Boudin

District Attorney Chesa Boudin at the Embarcadero Plaza, San Francisco, May 2021

SAN FRANCISCO — A quintessential Hyde Park upbringing helped instill San Francisco District Attorney Chesa Boudin's professional values. He's a Californian now, facing far different challenges than Chicago's, but he said in a Herald interview that he empathizes with State's Attorney Kim Foxx's work. 

Boudin’s parents, members of the Weather Underground, were incarcerated when he was 14 months old. He was raised by University of Illinois at Chicago education professor Bill Ayers and Northwestern University law professor Bernardine Dohrn — first at 48th and Kimbark, and then at 50th and Kenwood. Being in a "really, truly integrated summer baseball league" and in a home where dinner parties were not only integrated by race, but by class and "political and social engagement," had a tremendous impact on him.

"That was a normal part of life growing up in Hyde Park in a way that it probably wasn't even for friends of mine who went to Lab School but who grew up on the North Side," he said.

He remembers drive-by shootings during summer baseball practices in Kenwood Park, 1330 E. 50th St., and the city taking down basketball hoops there out of concerns that they were creating "a vehicle for violence."

"I remember the complexity around wanting to play and be safe in what was effectively our front yard and also the reality of gun violence growing up," he said. "The other side is that some of the people who were in my baseball league ended up themselves being victims of drive-by shootings, ended up themselves being incarcerated for gun violence. And those people were my friends, some of them classmates.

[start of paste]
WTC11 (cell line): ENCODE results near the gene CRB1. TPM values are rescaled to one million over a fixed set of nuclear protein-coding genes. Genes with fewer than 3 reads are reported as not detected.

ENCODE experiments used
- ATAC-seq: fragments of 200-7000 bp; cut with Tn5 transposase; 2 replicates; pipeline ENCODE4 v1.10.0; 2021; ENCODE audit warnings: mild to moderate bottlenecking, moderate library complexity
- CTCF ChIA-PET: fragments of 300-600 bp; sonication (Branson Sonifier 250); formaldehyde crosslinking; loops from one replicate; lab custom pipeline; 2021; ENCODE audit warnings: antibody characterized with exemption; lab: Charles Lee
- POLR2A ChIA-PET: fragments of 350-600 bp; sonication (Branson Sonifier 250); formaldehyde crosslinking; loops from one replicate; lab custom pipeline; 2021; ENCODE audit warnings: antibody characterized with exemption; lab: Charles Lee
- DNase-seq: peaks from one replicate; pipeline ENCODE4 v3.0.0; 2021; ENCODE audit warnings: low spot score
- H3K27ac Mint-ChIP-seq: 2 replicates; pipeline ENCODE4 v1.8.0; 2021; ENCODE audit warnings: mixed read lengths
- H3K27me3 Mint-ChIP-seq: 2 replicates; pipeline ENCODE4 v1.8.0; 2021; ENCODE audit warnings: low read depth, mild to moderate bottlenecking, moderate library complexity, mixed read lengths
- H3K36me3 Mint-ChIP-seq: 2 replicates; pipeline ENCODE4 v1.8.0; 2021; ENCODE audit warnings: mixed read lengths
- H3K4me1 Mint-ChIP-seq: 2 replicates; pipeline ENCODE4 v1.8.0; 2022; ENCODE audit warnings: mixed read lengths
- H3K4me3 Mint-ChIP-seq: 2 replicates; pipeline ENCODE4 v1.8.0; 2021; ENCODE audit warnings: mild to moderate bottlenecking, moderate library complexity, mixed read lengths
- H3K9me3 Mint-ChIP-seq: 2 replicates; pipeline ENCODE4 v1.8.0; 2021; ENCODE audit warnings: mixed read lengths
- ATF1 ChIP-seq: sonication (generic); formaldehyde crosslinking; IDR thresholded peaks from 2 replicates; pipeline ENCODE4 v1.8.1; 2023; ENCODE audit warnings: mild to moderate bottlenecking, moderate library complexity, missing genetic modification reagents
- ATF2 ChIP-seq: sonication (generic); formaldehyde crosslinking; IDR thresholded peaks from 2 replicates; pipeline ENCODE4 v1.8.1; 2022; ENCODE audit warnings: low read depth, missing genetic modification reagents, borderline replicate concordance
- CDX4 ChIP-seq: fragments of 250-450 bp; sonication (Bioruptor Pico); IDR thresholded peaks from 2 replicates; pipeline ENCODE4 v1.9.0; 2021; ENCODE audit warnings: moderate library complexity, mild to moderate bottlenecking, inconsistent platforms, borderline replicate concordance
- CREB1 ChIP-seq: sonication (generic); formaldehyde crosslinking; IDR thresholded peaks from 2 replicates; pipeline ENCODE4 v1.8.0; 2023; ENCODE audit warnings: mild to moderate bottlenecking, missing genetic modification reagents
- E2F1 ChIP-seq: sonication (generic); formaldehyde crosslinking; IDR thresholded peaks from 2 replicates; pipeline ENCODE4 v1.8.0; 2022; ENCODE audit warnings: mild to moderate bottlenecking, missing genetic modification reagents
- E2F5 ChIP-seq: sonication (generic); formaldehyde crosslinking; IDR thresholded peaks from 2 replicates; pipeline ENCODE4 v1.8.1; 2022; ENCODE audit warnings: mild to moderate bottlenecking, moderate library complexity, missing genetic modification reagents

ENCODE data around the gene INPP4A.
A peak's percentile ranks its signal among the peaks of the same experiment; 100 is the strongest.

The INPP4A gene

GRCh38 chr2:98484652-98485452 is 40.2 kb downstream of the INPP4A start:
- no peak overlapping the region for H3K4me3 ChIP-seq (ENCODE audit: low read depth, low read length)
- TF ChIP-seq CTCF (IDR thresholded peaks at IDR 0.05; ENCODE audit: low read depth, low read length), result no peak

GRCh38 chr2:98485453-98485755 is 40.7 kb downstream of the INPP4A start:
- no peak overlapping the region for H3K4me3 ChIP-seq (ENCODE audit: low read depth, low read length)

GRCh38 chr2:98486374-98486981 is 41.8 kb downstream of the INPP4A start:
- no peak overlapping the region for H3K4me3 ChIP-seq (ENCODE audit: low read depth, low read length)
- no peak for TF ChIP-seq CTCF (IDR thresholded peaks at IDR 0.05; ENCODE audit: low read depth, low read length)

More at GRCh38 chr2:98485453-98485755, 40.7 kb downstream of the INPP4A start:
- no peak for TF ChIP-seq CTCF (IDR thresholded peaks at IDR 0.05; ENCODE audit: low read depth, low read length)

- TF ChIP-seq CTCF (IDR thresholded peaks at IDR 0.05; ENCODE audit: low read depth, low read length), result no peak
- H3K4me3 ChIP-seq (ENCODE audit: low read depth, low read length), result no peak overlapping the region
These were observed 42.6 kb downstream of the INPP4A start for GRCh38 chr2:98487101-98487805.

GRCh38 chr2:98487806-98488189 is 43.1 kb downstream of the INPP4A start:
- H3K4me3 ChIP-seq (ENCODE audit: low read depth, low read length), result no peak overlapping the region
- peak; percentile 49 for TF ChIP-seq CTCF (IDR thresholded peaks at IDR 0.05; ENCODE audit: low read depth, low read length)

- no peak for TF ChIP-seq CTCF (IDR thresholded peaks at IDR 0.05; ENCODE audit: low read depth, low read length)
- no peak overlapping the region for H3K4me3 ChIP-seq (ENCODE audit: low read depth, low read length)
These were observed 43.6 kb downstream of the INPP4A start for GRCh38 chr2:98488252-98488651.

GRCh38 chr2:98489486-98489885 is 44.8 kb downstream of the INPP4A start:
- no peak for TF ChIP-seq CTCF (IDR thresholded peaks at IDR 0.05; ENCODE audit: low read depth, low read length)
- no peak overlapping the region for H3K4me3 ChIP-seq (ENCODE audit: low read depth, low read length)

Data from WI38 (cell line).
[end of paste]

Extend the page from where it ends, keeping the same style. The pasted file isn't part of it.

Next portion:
"It forced me, in ways that are similar to having grown up visiting my parents in prison, to grapple with the complexity of public safety issues and the humanity of people's lives that are caught up in crime and violence."

Boudin has stayed in touch with childhood friends in Hyde Park. He addressed last year's Lab School graduating class. His brother lives in Chicago. While he professed love for Chicago, he recalled summers in the Bay Area, where all four of his parents had spent parts of their lives and where another brother had moved after college.

After finishing law school at Yale University, he passed the New York and California bar examinations and moved west. "Not necessarily committed to staying," he said, but he wound up building a life there: "I love the environment, the political community, the social community. This is where I met my wife. It's where I call home."

San Francisco and Chicago, obviously, are quite different cities, in terms of population, racial makeup and, he pointed out, violence.

"The fact is, San Francisco is a much safer city," he said. "Our problems in San Francisco around crime are much more related around property crime than they are to violent crime. Of course I want to be very clear: we have gun violence. We have violent crime in San Francisco like any other big city, but in terms of the scale, it's just not comparable with what you see in Chicago."

Ten people were killed last Memorial Day weekend in Chicago; in San Francisco, there have only been 10 homicides so far this year.